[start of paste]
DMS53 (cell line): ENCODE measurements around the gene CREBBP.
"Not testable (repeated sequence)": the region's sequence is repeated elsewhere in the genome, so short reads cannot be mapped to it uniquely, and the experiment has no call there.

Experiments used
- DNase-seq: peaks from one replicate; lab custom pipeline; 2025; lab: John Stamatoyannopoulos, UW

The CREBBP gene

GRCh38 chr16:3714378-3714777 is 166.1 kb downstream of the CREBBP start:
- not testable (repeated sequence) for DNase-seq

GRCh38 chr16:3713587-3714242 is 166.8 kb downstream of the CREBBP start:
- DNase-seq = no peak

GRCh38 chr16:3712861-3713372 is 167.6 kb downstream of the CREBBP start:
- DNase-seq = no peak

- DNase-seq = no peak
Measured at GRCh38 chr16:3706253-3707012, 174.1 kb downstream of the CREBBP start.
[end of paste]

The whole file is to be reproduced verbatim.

DMS53 (cell line): ENCODE measurements around the gene CREBBP.
"Not testable (repeated sequence)": the region's sequence is repeated elsewhere in the genome, so short reads cannot be mapped to it uniquely, and the experiment has no call there.

Experiments used
- DNase-seq: peaks from one replicate; lab custom pipeline; 2025; lab: John Stamatoyannopoulos, UW

The CREBBP gene

GRCh38 chr16:3714378-3714777 is 166.1 kb downstream of the CREBBP start:
- not testable (repeated sequence) for DNase-seq

GRCh38 chr16:3713587-3714242 is 166.8 kb downstream of the CREBBP start:
- DNase-seq = no peak

GRCh38 chr16:3712861-3713372 is 167.6 kb downstream of the CREBBP start:
- DNase-seq = no peak

- DNase-seq = no peak
Measured at GRCh38 chr16:3706253-3707012, 174.1 kb downstream of the CREBBP start.